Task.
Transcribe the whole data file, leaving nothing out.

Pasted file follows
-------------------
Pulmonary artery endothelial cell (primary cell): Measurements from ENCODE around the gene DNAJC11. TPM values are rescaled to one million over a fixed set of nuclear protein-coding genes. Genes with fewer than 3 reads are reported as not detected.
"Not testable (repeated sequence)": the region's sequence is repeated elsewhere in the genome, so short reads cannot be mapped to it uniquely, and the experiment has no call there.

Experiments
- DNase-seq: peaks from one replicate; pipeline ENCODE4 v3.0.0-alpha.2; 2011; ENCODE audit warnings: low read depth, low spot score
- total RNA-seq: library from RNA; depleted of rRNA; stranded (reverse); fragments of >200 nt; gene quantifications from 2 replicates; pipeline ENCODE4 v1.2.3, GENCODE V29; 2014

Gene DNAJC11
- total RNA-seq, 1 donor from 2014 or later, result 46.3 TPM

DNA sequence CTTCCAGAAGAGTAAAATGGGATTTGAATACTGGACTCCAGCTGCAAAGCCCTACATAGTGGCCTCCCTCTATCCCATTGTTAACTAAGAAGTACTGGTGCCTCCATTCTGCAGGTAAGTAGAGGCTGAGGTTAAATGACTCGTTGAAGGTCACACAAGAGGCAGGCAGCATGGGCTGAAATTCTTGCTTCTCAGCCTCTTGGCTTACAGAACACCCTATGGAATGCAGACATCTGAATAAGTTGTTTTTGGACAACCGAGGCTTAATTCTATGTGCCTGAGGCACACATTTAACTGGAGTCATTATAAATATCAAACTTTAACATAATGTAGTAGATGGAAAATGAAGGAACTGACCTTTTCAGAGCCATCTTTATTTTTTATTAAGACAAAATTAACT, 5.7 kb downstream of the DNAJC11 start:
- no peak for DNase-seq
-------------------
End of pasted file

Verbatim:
Pulmonary artery endothelial cell (primary cell): Measurements from ENCODE around the gene DNAJC11. TPM values are rescaled to one million over a fixed set of nuclear protein-coding genes. Genes with fewer than 3 reads are reported as not detected.
"Not testable (repeated sequence)": the region's sequence is repeated elsewhere in the genome, so short reads cannot be mapped to it uniquely, and the experiment has no call there.

Experiments
- DNase-seq: peaks from one replicate; pipeline ENCODE4 v3.0.0-alpha.2; 2011; ENCODE audit warnings: low read depth, low spot score
- total RNA-seq: library from RNA; depleted of rRNA; stranded (reverse); fragments of >200 nt; gene quantifications from 2 replicates; pipeline ENCODE4 v1.2.3, GENCODE V29; 2014

Gene DNAJC11
- total RNA-seq, 1 donor from 2014 or later, result 46.3 TPM

DNA sequence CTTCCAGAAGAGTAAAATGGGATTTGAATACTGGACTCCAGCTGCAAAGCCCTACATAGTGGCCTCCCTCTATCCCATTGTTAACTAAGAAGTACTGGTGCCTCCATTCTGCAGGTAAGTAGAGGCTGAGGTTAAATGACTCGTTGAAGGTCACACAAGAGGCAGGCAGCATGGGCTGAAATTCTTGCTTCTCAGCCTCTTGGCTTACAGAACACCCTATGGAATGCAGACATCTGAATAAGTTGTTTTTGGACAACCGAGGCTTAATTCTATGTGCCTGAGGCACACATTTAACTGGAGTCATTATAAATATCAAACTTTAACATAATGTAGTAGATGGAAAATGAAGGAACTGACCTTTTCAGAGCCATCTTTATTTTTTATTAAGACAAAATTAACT, 5.7 kb downstream of the DNAJC11 start:
- no peak for DNase-seq